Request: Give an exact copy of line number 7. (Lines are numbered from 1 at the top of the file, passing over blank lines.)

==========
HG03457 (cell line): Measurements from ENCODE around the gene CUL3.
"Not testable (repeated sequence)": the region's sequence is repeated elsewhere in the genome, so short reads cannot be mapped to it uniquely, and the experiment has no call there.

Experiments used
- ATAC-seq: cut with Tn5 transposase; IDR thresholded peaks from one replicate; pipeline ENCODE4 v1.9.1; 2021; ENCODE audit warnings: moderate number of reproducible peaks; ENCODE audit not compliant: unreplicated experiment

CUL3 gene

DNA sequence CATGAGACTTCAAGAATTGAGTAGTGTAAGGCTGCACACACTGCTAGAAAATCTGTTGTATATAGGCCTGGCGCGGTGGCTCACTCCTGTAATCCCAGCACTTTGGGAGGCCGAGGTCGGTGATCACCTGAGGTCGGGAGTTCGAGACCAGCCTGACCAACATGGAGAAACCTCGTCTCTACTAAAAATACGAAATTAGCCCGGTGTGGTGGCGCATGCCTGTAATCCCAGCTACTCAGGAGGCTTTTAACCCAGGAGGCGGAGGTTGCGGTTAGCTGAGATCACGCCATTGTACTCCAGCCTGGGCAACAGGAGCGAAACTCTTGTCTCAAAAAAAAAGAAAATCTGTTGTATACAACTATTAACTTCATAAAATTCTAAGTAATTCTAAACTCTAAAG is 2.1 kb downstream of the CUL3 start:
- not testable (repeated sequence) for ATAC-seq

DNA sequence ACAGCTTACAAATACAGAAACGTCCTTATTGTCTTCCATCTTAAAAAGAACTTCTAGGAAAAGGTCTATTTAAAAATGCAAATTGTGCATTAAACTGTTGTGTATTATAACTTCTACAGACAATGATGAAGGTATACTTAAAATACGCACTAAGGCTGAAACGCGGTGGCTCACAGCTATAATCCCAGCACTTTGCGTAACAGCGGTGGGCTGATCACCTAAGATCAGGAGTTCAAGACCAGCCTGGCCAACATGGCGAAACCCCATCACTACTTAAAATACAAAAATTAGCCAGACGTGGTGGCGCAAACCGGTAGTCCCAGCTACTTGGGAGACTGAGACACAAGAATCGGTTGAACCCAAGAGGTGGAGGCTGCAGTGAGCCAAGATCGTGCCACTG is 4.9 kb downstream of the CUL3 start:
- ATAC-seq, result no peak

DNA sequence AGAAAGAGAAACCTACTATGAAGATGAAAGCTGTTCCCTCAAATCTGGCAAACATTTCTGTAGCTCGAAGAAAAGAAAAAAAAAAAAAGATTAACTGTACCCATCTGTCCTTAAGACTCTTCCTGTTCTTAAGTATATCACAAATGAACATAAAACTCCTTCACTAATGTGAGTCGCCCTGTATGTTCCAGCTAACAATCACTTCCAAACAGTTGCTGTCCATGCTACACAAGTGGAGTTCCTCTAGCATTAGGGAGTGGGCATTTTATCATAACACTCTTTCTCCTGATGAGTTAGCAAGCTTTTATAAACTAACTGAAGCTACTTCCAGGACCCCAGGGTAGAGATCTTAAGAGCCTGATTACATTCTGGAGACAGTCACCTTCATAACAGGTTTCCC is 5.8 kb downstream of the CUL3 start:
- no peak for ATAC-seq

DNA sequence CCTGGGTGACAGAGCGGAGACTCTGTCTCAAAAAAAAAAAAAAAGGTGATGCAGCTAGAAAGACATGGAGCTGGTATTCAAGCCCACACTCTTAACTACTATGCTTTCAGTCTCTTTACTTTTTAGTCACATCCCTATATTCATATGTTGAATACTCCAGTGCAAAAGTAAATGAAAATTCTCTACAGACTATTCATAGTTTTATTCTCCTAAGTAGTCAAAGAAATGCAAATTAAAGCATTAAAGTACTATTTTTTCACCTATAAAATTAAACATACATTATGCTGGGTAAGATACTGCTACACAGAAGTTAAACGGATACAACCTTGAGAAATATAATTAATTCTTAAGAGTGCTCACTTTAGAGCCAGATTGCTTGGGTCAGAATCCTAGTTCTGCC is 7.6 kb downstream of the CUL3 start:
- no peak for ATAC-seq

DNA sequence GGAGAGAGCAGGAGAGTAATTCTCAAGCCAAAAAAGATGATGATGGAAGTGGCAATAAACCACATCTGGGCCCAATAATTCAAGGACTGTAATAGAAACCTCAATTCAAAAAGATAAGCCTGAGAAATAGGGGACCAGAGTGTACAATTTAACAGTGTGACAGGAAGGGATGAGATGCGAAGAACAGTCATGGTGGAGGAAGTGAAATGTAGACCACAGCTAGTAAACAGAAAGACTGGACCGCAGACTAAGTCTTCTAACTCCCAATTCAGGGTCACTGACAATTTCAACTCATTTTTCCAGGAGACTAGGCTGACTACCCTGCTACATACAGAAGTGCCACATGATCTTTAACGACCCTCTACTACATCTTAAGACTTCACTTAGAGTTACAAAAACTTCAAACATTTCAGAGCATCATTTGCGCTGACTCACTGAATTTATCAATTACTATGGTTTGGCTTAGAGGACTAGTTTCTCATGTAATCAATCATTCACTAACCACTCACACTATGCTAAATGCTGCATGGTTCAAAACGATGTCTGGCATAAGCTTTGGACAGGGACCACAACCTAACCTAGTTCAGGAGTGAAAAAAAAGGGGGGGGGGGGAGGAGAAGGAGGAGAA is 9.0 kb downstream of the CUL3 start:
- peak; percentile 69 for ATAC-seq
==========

- not testable (repeated sequence) for ATAC-seq